In the St. Lawrence River system, the conservation status of the American eel can be assessed through the counting of eels during the upward migration. For the last five years, the numbers of young eels passing through fish ladders each year at the Moses-Saunders dam represent only around 1.5% of the migrating population each year during the 1975-1985 time period. The decline of the American eel can be linked to multiple causes, including the damming of rivers for hydropower production. Dams hinder the upstream migration of the eel and causes an important mortality (± 40%) when eels pass through dam turbines while migrating downstream. American eels are also facing other conservation issues, such as commercial fishing (including for glass eels), the chemical pollution of waterways, invasive parasites, diseases, and habitat modifications brought about by climate change (MFFP, 2019).

Eel fishing today

During most of the 20th century, eel fisheries in Quebec accounted for most of the eel caught in Canada, with a mean production of 442 tons per year. However, since the early 1990s, catches have fallen dramatically. Actions have thus been taken since then in order to lessen anthropogenic impacts on the species. A program was initiated by the government of Quebec and Hydro-Quebec to buy back fishing permits in order to decrease fishing pressure. In the St. Lawrence estuary, exploitation has fallen by half. In the Lake St. Pierre, catches fell between 14% and 37%, and to 5% at most in the area between the Laviolette bridge (at Trois-Rivières) and the île d’Orléans (near Quebec city). There is no more fishing upstream of Lake St. Pierre, except in the Lake St. François, where some catches are still reported. Since 2014, around 40 ton of eels are fished per year in the St. Lawrence River system.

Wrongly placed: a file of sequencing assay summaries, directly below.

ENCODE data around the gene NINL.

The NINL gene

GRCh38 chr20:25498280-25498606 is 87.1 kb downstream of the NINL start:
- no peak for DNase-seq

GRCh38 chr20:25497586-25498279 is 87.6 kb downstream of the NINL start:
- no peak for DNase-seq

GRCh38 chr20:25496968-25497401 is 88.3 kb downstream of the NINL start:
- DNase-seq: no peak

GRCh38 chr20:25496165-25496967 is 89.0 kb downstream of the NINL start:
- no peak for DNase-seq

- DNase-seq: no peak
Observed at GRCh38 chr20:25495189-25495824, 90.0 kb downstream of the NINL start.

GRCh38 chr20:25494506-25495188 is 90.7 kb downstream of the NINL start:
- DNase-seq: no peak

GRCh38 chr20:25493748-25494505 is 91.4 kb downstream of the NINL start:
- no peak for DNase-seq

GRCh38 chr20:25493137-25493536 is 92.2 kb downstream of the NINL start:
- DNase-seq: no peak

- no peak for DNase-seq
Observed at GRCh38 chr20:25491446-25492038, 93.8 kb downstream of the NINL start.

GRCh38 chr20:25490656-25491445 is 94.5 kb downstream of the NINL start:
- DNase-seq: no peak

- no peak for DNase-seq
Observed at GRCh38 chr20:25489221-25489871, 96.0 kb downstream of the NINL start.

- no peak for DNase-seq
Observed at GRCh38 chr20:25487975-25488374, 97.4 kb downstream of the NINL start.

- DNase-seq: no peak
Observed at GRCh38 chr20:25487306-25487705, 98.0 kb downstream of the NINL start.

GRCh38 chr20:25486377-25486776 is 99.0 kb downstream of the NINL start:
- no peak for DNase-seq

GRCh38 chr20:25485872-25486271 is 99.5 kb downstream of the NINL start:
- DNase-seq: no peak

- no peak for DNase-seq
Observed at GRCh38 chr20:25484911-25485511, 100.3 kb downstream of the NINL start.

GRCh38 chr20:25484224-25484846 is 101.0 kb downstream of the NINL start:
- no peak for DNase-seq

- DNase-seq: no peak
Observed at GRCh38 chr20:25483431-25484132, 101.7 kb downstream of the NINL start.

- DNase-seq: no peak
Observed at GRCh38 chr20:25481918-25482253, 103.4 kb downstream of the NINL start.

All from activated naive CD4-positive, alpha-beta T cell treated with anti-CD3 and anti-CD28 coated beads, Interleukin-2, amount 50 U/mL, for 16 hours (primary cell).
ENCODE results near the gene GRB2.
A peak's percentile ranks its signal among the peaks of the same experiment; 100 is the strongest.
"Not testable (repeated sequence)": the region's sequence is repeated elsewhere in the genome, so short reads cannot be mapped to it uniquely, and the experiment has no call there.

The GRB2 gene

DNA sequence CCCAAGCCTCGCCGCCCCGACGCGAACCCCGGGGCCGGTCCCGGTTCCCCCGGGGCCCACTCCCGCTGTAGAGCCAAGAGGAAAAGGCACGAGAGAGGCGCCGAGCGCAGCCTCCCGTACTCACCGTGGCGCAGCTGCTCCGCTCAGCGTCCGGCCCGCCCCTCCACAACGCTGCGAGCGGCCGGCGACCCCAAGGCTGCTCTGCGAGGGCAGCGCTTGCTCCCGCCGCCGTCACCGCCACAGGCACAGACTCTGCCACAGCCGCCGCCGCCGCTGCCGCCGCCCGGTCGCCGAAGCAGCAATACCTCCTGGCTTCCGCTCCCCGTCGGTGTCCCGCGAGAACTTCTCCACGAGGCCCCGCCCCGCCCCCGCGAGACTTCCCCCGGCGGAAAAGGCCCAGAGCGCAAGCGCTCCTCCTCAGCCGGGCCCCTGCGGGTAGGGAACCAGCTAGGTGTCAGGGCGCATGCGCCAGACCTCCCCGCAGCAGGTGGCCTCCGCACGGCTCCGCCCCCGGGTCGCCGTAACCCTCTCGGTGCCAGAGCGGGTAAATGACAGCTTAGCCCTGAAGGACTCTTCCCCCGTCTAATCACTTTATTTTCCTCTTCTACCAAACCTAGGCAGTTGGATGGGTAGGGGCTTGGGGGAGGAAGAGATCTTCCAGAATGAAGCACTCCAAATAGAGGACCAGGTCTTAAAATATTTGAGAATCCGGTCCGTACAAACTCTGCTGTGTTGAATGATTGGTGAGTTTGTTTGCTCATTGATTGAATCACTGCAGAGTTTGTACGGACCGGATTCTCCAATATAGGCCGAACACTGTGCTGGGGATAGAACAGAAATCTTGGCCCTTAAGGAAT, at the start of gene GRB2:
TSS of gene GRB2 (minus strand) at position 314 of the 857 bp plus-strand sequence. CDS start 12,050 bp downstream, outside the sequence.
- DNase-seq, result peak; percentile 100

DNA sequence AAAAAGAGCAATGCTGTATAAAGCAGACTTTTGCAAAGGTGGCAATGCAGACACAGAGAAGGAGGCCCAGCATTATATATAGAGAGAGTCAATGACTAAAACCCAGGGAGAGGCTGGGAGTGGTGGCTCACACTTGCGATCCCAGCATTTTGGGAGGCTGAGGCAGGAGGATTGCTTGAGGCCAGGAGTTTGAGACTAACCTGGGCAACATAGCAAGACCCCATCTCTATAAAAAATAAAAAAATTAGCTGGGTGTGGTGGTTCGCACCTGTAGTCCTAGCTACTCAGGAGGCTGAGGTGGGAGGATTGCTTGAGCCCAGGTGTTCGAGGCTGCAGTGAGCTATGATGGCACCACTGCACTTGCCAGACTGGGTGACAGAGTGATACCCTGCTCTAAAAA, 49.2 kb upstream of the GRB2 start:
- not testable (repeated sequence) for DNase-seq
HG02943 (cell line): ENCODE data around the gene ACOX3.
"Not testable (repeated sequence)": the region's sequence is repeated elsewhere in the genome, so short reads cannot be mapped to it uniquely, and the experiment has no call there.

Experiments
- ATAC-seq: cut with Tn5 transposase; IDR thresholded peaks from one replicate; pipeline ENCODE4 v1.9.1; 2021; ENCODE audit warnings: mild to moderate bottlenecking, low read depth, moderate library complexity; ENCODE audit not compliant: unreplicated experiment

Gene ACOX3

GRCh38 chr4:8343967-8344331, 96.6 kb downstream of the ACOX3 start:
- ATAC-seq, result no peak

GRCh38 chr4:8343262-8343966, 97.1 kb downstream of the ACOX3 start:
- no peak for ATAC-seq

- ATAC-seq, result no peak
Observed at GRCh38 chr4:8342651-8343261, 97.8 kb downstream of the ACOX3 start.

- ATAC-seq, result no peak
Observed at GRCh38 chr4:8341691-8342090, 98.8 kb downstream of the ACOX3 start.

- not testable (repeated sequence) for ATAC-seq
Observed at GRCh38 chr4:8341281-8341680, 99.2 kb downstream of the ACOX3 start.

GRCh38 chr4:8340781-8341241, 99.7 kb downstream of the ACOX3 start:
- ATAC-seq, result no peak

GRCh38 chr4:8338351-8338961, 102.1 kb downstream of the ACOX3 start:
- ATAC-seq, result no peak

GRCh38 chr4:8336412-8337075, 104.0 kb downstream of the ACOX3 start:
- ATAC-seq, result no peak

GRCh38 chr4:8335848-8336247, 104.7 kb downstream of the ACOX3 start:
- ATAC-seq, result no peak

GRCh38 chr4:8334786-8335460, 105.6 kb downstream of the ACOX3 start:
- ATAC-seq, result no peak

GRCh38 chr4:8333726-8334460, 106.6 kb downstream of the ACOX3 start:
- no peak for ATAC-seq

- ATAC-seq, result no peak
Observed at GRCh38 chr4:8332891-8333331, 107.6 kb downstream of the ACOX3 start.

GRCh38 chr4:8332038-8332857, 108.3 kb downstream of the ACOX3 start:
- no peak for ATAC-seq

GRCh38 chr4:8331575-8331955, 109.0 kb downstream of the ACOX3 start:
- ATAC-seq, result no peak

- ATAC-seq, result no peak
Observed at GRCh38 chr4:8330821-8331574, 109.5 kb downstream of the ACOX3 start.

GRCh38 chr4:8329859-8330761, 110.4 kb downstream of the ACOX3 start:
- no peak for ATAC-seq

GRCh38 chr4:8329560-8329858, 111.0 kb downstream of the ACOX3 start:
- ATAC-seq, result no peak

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Cultural signification

First Nation myths and legends

Eel migration was fascinating to aboriginal peoples. It was a species found everywhere along the St. Lawrence River system, from lakes and stream far upriver to the brackish habitats at its mouth. In the cosmology of First Nations, eels were thought of as the ones responsible for the flowing of water through the entire habitat. Eels were thought of as manifestations of the cycles of nature, and as such, were at the forefront of many myths and legends (Mainland Nova Scotia Mi’kmaq, 2011).

Fishing gear and techniques

There are numerous ways to fish for eels. The most common for the populations of European ancestry in Quebec involved catching eels as silver eels along their migration route, when it heads back to the Sargasso Sea to spawn. «Fascines», or fishing weirs were installed along the banks of streams. The whole installation was V-shaped so as to use winds, currents, and the natural behavior of eels to funnel them in a sort of chest where they were gathered at low tide. This device works similarly to a fyke net (Martin, 1980). Fyke nets are also used for eel fishing in the Lake St. Pierre, at Gentilly and in the Magdalen Islands.